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I need to show that two Hermite polynomials are orthogonal, but I'm a little confused.

I have: $H_2(x) = 4x^2-2$ and $H_3(x) = 8x^3-12x$

I know I need to integrate $$\int_{-L}^L (4x^2-2)(8x^3-12x) dx=0,$$ because it says I need to show it's orthogonal on $[-L,L]$, where $L$ is a constant.

Do I just pick random values for $L$, or is there some sort of procedure?

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Note that the integrand is an even function--$4x^2-2$--times an odd function--$8x^3-12x$--so is an odd function. This function is a polynomial, and so is continuous. Given any $L>0$, we have that the integral over $[-L,L]$ of an odd function (that's continuous there) is $0$.

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Think of $L$ as an arbitrary, but fixed interval length. These functions are orthogonal regardless of the actual value of $L$, as the straightforward integration demonstrates:

\begin{align} &\int_{-L}^L (4x^2-2)(8x^3-12x) dx\\ &=\left[8 \left(\frac{2 x^6}{3}-2 x^4+\frac{3 x^2}{2}\right)\right]_{-L}^{L}\\ &=\left(8 \left(\frac{2 L^6}{3}-2 L^4+\frac{3 L^2}{2}\right)\right)-\left(8 \left(\frac{2 (-L)^6}{3}-2 (-L)^4+\frac{3 (-L)^2}{2}\right)\right)\\ &=0. \end{align}

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I realize that I might be a bit too late the hero, but I'm leaving this comment that got too long for the comment box as an answer.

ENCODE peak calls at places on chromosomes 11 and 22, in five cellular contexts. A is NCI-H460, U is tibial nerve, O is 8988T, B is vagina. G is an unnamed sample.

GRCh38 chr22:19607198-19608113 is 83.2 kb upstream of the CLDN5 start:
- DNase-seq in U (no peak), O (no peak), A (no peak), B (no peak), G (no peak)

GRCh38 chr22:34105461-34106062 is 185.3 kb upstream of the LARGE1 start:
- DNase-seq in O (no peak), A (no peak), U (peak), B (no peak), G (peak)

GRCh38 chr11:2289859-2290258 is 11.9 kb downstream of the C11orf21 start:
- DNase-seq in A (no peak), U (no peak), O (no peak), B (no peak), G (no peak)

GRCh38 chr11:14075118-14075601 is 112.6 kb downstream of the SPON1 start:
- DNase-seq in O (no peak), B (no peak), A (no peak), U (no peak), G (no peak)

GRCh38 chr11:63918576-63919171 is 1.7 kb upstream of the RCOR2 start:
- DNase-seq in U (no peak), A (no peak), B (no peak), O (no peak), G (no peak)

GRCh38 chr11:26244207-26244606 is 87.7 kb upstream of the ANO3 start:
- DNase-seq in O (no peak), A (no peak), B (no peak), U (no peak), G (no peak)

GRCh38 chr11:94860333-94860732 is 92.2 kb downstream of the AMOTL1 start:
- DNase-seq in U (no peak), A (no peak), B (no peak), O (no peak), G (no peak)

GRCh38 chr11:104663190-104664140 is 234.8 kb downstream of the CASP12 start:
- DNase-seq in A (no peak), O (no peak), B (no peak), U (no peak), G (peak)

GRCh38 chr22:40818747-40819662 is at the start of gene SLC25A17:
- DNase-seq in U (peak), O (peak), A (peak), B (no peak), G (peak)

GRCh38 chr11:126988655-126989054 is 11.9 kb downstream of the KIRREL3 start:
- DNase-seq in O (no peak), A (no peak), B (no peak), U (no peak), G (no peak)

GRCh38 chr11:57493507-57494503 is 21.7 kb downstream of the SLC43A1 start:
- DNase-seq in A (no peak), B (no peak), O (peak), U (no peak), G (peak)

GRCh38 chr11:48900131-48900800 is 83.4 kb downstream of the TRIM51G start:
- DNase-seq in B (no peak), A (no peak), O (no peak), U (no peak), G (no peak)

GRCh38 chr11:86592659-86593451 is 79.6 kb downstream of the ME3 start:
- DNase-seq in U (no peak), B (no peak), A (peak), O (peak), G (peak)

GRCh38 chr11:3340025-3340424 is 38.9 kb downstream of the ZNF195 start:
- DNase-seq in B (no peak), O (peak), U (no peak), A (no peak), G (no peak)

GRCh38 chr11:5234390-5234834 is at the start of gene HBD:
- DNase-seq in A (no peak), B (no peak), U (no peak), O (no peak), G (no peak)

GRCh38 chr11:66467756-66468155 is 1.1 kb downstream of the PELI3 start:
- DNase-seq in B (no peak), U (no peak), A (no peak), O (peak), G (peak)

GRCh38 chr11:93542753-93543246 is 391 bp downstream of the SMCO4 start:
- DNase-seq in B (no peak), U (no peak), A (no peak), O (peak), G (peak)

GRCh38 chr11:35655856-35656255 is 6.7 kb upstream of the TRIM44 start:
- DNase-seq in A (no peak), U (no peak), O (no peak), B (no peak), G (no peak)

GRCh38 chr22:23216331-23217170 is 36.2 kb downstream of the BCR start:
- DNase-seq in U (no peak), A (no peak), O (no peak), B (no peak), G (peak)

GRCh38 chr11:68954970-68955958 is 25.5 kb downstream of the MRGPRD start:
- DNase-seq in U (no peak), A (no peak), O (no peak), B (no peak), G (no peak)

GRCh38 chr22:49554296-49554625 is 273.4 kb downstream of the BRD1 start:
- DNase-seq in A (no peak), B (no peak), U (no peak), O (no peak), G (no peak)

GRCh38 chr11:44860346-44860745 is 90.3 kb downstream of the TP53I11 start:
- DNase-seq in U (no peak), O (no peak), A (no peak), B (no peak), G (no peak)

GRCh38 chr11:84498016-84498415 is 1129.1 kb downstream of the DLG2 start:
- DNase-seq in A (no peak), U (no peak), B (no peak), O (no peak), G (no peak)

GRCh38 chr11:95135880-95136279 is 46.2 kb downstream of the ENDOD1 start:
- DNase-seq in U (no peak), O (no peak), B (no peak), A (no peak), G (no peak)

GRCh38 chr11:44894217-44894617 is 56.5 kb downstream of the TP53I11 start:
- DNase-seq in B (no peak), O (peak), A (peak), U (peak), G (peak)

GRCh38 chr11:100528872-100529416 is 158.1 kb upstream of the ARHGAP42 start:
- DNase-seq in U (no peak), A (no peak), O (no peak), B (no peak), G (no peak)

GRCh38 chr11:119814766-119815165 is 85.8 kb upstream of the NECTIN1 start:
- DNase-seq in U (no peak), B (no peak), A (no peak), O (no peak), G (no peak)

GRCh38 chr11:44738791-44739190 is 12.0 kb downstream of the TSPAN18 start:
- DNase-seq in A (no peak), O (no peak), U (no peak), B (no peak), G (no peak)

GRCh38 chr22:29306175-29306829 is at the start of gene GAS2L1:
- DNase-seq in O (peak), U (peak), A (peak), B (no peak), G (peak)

What seems to have been forgotten by the OP and the answerers is that for one to speak of orthogonality, one should always specify the associated inner product. For the Hermite polynomials $H_n(x)$, the relevant inner product is

$$\langle f,g \rangle=\int_{-\infty}^\infty f(x)g(x)\color{red}{\exp(-x^2)}\,\mathrm dx$$

Having said this, the general idea in the other two answers is correct: $H_2(x)H_3(x)$ is indeed an odd function, while $\exp(-x^2)$ is even. Their product is odd, and thus $\langle H_2,H_3\rangle$ certainly ought to be zero. As you are now dealing with an improper integral, some more finesse in proving that the integral is sensible is needed; that work is left as an exercise.

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